Ethiopian State of Emergency Restricts Movement, Bans Opposition News Site and Public Gatherings

Ethiopian authorities have announced a set of rules as part of the ongoing state of emergency in the country, which was declared last week in response to months of violent anti-government protests.

Ethiopia’s Minister of Defense Siraj Fegessa issued a statement on Saturday outlining the rules governing the state of emergency, AP reported. Under the rules, contacting groups which the government considers terrorist organizations is prohibited. Watching opposition media channels like Ethiopian Satellite Television and Radio, and Oromia Media Network has also been banned.

The rules also state that all diplomats in Ethiopia cannot travel more than 25 miles outside of Addis Ababa, the country’s capital. Diplomats are required to take permission from the government to travel away from Addis Ababa.

Under Ethiopia’s state of emergency, the country’s first in 25 years, security officials can search and detain suspects without court orders. The rules also state that public gatherings must be approved by the government.

People who violate the rules of the 6-month long state of emergency could reportedly face three to five years in prison.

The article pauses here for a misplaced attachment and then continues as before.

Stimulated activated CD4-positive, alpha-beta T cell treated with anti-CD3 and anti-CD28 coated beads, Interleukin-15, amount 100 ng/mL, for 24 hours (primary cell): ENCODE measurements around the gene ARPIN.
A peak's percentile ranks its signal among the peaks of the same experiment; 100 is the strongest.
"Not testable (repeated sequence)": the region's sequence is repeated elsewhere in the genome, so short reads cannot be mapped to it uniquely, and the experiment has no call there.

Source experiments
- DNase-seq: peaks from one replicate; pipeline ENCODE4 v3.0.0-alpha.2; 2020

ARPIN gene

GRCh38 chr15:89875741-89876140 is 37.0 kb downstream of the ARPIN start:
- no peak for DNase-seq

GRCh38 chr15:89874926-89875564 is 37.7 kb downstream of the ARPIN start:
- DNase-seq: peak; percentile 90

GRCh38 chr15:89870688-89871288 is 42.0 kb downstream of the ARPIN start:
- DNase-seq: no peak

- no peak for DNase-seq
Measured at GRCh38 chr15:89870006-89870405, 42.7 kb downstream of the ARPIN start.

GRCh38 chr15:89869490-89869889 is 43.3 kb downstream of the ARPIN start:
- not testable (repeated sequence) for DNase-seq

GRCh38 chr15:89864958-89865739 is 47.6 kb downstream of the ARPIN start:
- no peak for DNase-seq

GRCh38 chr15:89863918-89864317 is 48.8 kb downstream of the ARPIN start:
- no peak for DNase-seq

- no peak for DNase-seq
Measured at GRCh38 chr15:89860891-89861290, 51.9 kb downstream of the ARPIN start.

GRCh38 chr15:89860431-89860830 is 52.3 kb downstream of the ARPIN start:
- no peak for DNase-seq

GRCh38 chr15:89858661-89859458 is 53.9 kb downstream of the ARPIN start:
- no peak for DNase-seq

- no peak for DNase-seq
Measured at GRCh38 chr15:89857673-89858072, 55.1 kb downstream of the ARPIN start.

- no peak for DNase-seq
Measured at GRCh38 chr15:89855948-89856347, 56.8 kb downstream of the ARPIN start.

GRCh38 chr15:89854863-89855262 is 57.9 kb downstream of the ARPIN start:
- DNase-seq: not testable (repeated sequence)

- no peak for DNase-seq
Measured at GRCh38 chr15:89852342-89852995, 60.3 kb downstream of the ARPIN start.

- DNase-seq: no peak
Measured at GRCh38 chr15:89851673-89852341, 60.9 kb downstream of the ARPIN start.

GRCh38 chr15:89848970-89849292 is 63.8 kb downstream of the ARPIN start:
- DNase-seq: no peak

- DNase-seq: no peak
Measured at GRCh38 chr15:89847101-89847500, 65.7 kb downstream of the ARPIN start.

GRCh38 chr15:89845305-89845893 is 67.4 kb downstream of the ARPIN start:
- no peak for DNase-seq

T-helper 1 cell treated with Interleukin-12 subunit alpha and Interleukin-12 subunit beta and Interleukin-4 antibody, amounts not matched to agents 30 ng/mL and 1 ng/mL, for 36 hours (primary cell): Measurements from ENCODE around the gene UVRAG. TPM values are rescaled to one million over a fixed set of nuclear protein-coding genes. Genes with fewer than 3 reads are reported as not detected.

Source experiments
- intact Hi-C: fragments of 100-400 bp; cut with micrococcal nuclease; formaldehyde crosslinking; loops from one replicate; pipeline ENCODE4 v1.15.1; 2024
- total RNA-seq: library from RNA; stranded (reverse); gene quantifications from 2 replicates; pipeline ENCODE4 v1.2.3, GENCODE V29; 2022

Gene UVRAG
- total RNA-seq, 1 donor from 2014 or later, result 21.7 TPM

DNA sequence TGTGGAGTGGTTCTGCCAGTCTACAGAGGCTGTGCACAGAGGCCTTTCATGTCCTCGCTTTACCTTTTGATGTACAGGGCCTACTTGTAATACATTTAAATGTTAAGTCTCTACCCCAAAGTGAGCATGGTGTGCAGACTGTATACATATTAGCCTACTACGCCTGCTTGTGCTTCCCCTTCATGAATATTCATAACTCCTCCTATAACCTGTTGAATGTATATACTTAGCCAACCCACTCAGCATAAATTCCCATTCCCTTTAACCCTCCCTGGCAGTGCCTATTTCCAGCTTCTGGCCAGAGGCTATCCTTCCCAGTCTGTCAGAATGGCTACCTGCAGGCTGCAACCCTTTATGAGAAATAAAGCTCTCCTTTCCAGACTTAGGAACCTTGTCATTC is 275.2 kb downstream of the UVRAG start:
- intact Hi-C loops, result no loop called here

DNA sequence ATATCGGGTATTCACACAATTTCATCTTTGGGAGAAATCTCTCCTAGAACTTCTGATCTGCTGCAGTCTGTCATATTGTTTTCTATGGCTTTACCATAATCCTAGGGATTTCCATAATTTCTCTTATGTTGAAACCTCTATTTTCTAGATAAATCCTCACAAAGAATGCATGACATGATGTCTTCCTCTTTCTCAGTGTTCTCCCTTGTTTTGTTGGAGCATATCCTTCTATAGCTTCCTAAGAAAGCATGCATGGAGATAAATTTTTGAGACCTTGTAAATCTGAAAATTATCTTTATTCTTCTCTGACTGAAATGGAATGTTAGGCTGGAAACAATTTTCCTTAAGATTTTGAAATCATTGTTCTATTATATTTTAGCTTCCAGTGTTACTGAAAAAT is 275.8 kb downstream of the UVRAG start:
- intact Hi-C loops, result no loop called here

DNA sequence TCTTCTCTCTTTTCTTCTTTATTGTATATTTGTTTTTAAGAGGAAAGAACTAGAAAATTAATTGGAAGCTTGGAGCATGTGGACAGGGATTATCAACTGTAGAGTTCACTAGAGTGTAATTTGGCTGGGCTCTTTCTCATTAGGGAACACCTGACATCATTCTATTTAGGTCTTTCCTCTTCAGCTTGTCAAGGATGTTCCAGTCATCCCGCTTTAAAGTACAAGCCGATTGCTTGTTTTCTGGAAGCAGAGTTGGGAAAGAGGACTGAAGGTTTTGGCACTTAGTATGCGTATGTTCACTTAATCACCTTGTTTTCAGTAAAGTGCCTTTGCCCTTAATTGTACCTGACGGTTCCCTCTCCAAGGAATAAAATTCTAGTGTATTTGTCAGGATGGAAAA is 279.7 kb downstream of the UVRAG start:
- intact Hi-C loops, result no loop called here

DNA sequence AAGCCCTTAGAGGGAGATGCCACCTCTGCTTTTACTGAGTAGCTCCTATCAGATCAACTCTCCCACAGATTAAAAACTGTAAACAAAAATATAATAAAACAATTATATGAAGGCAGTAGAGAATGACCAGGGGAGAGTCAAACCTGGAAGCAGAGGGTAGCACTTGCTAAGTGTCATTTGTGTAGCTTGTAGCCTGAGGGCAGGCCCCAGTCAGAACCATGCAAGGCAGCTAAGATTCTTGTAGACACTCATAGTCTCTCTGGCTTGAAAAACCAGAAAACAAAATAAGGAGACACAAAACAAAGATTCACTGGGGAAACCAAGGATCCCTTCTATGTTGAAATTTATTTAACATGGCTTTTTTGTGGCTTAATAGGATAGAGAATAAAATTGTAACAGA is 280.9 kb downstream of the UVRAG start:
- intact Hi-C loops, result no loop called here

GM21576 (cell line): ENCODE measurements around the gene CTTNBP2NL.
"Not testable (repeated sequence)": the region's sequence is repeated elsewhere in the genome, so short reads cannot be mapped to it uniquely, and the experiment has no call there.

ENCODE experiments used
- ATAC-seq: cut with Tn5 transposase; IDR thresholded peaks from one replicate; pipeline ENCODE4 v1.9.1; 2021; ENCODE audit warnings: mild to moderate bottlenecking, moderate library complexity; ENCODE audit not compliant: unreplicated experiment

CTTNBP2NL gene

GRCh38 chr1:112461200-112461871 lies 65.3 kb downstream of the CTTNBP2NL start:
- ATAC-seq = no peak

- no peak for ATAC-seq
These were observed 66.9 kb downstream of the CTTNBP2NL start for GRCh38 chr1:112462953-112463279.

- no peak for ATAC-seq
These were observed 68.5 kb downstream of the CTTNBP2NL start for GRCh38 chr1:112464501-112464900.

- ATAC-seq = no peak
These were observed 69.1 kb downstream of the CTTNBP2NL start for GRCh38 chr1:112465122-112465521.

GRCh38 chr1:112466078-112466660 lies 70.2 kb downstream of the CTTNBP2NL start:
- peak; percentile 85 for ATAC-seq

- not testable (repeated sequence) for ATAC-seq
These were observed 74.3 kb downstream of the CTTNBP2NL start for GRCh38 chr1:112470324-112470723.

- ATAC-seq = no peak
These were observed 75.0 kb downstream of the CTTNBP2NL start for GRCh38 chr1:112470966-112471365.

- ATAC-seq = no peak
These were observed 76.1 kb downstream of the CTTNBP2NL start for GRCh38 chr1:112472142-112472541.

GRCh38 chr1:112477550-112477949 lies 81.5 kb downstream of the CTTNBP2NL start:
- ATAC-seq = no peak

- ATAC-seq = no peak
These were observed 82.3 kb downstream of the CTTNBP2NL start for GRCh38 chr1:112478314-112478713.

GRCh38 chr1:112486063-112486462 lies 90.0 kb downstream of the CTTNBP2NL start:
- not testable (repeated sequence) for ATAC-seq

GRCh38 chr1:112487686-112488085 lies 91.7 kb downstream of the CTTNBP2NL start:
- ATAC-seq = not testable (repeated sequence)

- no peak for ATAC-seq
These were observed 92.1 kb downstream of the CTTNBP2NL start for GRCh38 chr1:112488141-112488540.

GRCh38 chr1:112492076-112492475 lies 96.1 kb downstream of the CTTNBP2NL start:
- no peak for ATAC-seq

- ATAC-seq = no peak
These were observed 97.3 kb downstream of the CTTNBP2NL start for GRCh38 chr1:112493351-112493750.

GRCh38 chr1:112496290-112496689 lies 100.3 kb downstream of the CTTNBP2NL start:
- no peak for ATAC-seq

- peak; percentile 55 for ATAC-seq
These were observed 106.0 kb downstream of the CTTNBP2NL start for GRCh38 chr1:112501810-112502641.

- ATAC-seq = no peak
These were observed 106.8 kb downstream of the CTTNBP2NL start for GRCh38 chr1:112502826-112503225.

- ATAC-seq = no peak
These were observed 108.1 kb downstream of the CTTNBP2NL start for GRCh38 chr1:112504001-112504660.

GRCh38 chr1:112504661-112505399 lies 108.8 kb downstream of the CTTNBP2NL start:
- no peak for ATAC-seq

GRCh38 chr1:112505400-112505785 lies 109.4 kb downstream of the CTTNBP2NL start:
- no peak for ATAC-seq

The protests in Ethiopia started last year in the Oromia region over a government expansion plan. The demonstrations, which spread to the Amhara region this year, turned violent after clashes between security forces and protesters. Human Rights Watch puts the number of causalities at around 500.

Ethiopian authorities claim that the protests have been hijacked by armed opposition groups working with foreign governments to destabilize the country.

Last week, protesters in the Oromo region reportedly attacked and destroyed properties belonging to several foreign firms. A US researcher was also killed in the violence after protesters threw stones at the vehicle she was riding in.

The Ethiopian government has shut the Internet down and declared a state of emergency in response to the violent protests.

The Danish ambassador to Ethiopia, Mette Thygesen, revealed on Thursday that Addis Ababa has failed to provide a set date when Internet services would be restored. Authorities say that they would only restore the Internet when it is safe, Africa News reported.

The Ethiopian government has accused Eritrea and Egypt of training and arming groups responsible for the unrest.

International organizations including the United Nations (UN) and the European Union (EU) have called on the Ethiopian government to restore Internet services. Last week the US State Department also expressed concern over the recent developments in Ethiopia.

[Photo by Chuck Moravec/CC BY 2.0]